I’ve finally been granted access to Google Buzz today, and after playing around with it for an hour or so, I have to say I really don’t like it. It’s not all bad, but it’s bad enough that unless Google makes some significant changes I’m fairly sure I’ll be removing it in the near future.
- It looks a lot like Friendfeed. I’m very familiar with Friendfeed. This is comforting.
- You can edit your updates. This is always welcome.
- The comment system, again like Friendfeed, is nice.
- That’s it.
Here’s where it gets problematic.
- When you first activate Buzz, it auto-follows people on your behalf, based on those you most email and chat with. The problem is it then proudly displays this information on your public Google profile. The privacy and security implications here are huge. How many times do we have to say it? Opt-out is a fail. Couldn’t Google have just said, “Hey, you know these people. Do you want to follow them?”
- Buzz allows you to connect other sites to your feed. That’s fine, but not for me. So I didn’t connect anything. The problem is, it doesn’t then allow you to opt out of seeing these same connections from everybody else. So I’m forced to see huge updates from other folk’s Google Reader favourites, and that kind of thing, often in blocks of multiples. I hate that. On Twitter or Facebook, if I’m not interested in content, I simply do not click on the link. On Buzz, I have no choice. It’s there, right in front of me, getting in the way of everything else that I do want to read.
- As an example, Darren Rowse is a great guy, but who wants to see this as one update in a feed? To stop this, I would need to unfollow Darren. What sort of option is that?
- Seeing Buzz updates in your inbox is really, really annoying. Luckily, you can easily filter this out. But why make it the default? Again, opt-in, not opt-out.
- It’s really, really slow.
- Seeing the exact same updates from my Twitter and Facebook friends on Buzz blows. That’s not Google’s fault per se, but it’s another reason why I don’t need to look in there.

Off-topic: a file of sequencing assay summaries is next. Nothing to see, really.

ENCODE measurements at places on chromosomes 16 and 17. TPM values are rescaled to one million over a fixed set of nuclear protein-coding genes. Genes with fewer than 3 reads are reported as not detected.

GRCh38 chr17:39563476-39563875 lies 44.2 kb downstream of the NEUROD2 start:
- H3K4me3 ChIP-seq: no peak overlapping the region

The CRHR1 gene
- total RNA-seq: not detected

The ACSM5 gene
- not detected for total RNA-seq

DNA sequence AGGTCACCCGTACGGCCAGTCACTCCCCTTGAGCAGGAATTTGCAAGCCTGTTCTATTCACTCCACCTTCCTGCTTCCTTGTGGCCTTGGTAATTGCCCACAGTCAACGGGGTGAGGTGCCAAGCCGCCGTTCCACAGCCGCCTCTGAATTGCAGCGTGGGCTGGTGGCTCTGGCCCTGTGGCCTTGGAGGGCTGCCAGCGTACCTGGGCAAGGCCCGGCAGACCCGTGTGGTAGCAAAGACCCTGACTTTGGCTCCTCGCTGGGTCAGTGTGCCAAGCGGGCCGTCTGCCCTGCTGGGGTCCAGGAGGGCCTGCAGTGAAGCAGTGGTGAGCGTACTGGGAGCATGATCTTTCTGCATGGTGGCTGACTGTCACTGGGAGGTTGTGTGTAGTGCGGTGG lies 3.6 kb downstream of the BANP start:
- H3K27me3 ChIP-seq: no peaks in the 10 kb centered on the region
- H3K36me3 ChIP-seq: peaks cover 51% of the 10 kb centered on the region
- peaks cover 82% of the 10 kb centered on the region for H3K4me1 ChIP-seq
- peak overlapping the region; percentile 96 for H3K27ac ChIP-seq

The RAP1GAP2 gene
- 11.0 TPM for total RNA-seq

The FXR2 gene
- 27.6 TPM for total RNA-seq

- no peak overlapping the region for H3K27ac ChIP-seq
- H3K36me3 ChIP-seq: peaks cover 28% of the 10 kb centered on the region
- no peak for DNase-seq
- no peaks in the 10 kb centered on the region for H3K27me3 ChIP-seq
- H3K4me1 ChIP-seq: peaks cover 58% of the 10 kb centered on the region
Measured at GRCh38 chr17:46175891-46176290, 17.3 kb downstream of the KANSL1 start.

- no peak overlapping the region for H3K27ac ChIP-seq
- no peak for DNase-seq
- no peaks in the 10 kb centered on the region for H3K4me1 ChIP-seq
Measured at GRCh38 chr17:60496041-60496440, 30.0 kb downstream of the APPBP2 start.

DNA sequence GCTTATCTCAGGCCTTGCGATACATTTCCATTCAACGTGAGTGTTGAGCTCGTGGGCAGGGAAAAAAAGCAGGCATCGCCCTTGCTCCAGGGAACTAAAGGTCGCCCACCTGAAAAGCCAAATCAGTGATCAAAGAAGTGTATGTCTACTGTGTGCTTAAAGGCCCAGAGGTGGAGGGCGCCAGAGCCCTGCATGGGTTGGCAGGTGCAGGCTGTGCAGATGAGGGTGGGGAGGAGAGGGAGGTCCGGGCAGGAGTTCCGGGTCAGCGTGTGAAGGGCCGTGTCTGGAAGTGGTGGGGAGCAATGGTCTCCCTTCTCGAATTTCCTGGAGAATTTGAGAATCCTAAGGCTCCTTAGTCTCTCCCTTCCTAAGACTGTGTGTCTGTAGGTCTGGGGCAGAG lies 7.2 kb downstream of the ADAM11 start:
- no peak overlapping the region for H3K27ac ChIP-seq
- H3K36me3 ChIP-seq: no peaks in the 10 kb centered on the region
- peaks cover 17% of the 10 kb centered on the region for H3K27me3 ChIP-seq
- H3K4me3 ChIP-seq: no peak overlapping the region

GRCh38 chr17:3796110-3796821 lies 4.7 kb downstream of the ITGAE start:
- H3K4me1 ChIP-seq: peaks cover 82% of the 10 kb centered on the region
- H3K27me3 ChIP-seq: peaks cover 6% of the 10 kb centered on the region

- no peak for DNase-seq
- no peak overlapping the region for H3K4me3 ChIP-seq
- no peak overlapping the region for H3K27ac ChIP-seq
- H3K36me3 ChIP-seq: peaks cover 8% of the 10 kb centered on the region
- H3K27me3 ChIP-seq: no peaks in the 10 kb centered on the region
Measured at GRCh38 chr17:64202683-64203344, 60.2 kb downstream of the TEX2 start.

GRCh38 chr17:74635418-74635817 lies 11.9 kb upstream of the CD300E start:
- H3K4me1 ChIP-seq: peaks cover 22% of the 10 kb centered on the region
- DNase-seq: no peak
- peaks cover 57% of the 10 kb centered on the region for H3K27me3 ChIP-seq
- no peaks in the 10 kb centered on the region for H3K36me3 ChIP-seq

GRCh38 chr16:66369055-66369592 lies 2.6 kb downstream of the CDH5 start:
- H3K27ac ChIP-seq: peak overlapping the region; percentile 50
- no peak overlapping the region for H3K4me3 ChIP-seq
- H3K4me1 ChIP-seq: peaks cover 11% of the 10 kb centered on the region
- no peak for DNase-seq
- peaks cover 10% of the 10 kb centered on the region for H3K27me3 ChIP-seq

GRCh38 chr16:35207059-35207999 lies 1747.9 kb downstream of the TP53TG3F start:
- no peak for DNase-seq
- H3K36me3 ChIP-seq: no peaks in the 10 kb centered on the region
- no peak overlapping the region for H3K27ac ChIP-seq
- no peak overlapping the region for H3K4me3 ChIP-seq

- To get people to connect with me, I really need to push them towards my Google profile, which is http://www.google.com/profiles/sheabennett. At 42 characters, that’s both ugly and ridiculously long.
- I have no control over my username. Because Buzz functions completely off of your Google profile, I have to be Shea Bennett. That’s fine – I am Shea Bennett – but if would have been nice if I could have been Sheamus. And yes, I could set up a new email and start a new Google profile, but who is going to bother to do that? (Oh right – anonymous.)
- Each time a given Buzz gets a new comment, it moves to the top of your feed. If you’re following a high-profile user, or a group of them, that’s pretty much all you’re going to see. I’ve had Robert Scoble at the top of my page for half an hour now. I like Scoble, but not that much. Good luck keeping up with your friends who Buzz on a very occasional basis.
- The Find People feature works quite well, but the only option you get when looking for somebody is to add them. You can’t preview their Buzz feed, at least not conveniently. You have to open up a new tab and visit their Google profile. Real handy.
This is also the first time I’ve noticed how few of my friends actually use Gmail. I love Gmail, and recommend it to everybody, but people are often quite set in their ways, and prefer to stay with Hotmail or Yahoo, irrespective of the lack of features. Looking at my address book, I’m guessing probably less than 20% of my friends have a Gmail address, or even a Google account, for that matter. Yeah, it’s mad, but it also means Buzz is already limiting my network.
I’m also slightly concerned at the impact Buzz is going to make on Gmail itself. The world already seems to shut down when Gmail falls over, and I’d hate to think that all the huge drain that Buzz is making on the Gmail servers is going to increase those periods of downtime.
My gut feeling? Unless they make some major changes and improvements to Buzz, and soon, and that includes addressing those privacy issues, it’s never going to be a threat to Twitter or Facebook. It’s just another aggregator. And a bad one, at that.
Google’s been really sloppy of late, and Buzz is no exception. It’s disappointing, and unfortunately all too familiar. Indeed, it already feels like the new Google Wave. And we know how well the masses embraced that.